One of the jobs we do as wine merchants is taste wine before buying. We do this to select the wines we think represent the best possible quality at a price point that works for you, our customers. Tasting wine as part of the day job sounds very glamorous, exciting and fun, and sometimes it is. Other times it is simply about work, an endurance exercise to go through to achieve the best result. Last Monday and Tuesday I attended three tasting events, two as a wine buyer for the shop, the other as a personal collector. Attending the the tastings in such a short space of time illustrated to me the extremes of wine tasting.

On Monday morning Trish and I attended the Dreyfus Ashby trade tasting in Huntingdon, near Cambridge. The wonderful people behind Dreyfus have been instrumental in our wine upgrade programme at the shop. Richard Kelley MW fronts the business and is at least as passionate about the subject as we are.

On show at the tasting were many of the wines from the Dreyfus portfolio. 180 in total, including fizz, white, red, sweet and a variety of other interesting bottles that wouldn’t fit into these traditional categories.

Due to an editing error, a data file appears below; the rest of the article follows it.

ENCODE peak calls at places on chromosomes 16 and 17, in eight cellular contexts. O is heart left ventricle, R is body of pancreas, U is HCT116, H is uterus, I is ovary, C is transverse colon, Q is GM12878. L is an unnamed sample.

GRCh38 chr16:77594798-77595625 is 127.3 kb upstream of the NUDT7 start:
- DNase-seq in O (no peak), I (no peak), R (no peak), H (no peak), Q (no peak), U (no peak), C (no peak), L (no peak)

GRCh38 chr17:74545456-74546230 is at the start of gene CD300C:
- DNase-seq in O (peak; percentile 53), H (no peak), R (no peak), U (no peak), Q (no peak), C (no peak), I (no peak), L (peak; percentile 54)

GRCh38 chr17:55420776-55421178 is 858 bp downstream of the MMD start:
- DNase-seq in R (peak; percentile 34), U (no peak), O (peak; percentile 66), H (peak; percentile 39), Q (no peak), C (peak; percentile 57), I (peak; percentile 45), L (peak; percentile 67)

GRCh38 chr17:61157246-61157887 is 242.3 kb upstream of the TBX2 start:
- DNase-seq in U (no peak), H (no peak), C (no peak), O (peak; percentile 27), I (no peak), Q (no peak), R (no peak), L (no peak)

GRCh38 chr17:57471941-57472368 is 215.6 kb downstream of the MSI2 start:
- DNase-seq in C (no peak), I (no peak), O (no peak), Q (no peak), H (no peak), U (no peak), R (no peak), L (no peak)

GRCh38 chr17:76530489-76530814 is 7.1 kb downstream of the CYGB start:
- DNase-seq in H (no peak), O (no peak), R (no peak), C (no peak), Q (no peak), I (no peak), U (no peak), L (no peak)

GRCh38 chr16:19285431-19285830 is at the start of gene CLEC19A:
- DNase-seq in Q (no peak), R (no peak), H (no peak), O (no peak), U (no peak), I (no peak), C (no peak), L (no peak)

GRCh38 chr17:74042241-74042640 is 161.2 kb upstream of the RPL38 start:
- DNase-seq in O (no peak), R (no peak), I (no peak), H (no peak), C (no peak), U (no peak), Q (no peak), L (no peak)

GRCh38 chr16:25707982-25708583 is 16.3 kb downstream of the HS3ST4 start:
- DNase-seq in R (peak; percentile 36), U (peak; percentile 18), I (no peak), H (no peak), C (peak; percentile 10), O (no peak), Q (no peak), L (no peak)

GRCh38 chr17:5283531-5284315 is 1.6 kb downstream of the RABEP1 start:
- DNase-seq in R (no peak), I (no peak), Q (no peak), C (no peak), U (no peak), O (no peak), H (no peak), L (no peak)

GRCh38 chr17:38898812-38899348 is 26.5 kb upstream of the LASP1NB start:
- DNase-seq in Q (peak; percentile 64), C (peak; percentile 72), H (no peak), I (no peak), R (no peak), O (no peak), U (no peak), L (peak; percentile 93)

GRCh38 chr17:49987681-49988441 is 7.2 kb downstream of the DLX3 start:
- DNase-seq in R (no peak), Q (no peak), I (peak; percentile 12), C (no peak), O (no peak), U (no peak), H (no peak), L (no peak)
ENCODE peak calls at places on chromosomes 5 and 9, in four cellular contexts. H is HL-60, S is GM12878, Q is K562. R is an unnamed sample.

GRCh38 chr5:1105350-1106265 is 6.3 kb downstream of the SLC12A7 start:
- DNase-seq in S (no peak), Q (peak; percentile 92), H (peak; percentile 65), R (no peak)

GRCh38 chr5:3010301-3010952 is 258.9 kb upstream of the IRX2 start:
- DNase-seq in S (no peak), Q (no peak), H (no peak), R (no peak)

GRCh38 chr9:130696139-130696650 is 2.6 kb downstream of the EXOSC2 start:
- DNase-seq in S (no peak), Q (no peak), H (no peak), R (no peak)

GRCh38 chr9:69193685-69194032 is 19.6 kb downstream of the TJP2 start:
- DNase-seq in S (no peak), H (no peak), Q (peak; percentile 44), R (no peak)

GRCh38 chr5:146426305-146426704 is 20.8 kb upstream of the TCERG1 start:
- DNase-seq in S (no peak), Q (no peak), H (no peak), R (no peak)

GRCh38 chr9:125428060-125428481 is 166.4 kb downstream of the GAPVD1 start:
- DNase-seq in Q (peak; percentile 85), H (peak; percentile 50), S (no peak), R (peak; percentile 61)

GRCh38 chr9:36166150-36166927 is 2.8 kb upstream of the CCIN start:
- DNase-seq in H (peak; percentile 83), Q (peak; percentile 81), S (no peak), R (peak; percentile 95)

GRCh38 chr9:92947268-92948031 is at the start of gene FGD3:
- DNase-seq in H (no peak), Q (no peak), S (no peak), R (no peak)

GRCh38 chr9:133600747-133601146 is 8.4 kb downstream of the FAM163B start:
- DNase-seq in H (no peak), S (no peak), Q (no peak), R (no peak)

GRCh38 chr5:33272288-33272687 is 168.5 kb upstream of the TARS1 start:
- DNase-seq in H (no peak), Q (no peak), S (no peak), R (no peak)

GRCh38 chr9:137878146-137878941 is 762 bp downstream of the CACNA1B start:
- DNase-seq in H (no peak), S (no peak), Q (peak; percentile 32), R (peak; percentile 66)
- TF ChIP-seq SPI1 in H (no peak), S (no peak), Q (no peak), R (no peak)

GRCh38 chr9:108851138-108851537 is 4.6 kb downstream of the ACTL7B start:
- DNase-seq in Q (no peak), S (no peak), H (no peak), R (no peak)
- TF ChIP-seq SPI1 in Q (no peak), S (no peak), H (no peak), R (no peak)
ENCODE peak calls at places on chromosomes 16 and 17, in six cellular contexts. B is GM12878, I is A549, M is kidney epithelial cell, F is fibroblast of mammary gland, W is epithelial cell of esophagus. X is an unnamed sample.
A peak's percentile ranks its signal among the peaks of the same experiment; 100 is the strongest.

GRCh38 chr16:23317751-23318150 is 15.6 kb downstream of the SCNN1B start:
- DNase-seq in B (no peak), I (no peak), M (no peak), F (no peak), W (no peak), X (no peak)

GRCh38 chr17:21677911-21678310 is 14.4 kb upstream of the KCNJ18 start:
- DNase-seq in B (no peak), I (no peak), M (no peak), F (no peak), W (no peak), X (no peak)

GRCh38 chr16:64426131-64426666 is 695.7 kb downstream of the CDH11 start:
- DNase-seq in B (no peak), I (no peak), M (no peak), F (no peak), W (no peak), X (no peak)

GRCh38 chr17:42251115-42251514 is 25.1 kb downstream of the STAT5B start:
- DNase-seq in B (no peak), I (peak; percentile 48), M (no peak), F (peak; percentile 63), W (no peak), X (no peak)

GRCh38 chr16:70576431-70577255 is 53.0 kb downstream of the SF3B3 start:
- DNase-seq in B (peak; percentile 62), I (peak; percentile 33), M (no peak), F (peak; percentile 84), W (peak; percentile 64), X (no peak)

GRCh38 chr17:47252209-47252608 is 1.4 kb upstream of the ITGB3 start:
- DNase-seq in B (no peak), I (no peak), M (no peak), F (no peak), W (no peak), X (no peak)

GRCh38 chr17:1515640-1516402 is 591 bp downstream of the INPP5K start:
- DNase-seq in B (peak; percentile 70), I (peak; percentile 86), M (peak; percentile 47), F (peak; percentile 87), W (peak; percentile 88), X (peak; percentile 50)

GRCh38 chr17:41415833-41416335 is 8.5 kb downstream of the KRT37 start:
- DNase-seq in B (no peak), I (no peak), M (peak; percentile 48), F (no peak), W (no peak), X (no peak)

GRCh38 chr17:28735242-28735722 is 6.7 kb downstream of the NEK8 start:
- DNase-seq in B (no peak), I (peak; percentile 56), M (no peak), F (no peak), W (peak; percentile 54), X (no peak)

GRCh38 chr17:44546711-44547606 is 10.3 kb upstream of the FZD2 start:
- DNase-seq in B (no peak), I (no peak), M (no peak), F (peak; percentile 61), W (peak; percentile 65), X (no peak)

Starting at 10am, we allowed ourselves a maximum of 3 hours to work our way through the bottles, with a personal spittoon, a glass and a tasting sheet in hand. It is essential to spit samples away at these events to stand a chance of surviving. It took us just over 2 hours to complete the exercise, following guidelines for social distancing and other Covid considerations. We found some stunning new wines that we will progressively add to the portfolio in the shop. We also reconfirmed some previous decisions, with the opportunity to taste wines we have already selected and stock in the shop.

A big thank you to Richard, Rebekah and Bekah for pulling the event together and inviting us over. It was well worth the time, albeit not for the fainthearted taster!

Following a restorative coffee break, Trish and I then jumped in the car, drove back to Shipston where I got changed, headed to the station and caught the train to London. By 6.30pm I was at a private residence in Shepherd’s Bush for the private client release of new vintage Krug 2008.
I am embargoed on this wonderful Krug event, so more about that later, perhaps when we have some of the bottles in the shop. They are proving ludicrously hard to get hold of.